Do I have a case for malpractice regarding not being told all of my options regarding treatment?
Question Details: I went to a dermatologist a few days ago to get his advice on some lesions on my penis/forskin area and some acne on my face. He looked at it and told me to lay on a table. He then told me to drop my pants again, so I did. He proceeded to tell me that he was going to perform a biopsy on my penis in which he was going to cut a piece of it out. I instantly let him know that I was uncomfortable with this and asked him, "Is this absolutely necessary" even though I have autism and it's really hard for me to communicate sometimes especially with strangers. He said yes. He put a needle there and then cut a piece off. He later told me that he was going to give me some gel to put on my face and some pills for the acne I have on my face; he was almost certain that the pills he was going to give me for my face will help with whatever I had on my penis too. I feel like it was not absolutely necessary, if he thought the pills would have helped, he should have told me that first instead of doing what he did. If he would have told me about the pills and that it might of helped, I would of never gone through with the biospy on my penis, I would have done the pills first. I asked him if it was absolutely necessary and he said yes and now I feel like I got lied to because I never would have agreed to that if I knew there were options.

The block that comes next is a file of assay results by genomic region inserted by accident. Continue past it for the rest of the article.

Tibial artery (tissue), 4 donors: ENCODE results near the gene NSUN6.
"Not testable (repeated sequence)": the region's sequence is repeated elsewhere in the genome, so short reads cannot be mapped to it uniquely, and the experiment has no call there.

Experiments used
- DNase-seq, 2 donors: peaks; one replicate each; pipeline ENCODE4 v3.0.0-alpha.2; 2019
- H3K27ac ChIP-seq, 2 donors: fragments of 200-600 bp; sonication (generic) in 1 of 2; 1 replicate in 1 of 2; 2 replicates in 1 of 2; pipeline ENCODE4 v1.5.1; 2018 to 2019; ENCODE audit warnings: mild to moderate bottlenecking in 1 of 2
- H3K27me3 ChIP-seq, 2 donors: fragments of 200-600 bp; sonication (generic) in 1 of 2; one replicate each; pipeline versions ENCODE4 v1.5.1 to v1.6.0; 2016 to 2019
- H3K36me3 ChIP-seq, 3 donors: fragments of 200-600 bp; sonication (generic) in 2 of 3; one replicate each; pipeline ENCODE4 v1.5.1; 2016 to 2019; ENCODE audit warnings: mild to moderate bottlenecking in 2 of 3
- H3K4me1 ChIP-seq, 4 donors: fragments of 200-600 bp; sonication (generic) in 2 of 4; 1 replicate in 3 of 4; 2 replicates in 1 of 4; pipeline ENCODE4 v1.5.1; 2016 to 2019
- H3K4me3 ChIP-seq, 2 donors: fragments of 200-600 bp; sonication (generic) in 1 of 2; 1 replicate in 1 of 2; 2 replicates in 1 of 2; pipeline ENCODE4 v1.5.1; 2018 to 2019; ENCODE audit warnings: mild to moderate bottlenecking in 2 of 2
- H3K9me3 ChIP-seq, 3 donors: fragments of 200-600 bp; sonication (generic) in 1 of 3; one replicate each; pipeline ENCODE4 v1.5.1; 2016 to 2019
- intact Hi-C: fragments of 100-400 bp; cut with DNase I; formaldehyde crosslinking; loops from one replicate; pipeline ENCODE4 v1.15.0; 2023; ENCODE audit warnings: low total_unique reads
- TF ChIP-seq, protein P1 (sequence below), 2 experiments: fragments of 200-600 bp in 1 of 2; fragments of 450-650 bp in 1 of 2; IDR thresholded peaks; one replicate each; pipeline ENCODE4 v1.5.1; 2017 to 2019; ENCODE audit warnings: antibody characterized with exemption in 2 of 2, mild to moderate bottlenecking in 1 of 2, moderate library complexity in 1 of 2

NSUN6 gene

No, you do not have a case.
First, even if the doctor felt that the pills will likely help your penis, it could still be necessary to do a biopsy to rule out something else--something much more serious, such as a STD or cancer. The two things--the pills helping and conducting a biopsy--are not mutually exclusive, and it would be very difficult to prove that conducting the biopsy was malpractice or that you were misinformed.
Second, even if had been malpractice, you can only recover compensation related to the injure or monetary costs this caused you. You do not describe any injury or significant monetary costs; hence there is no compensation to which you'd be entitled.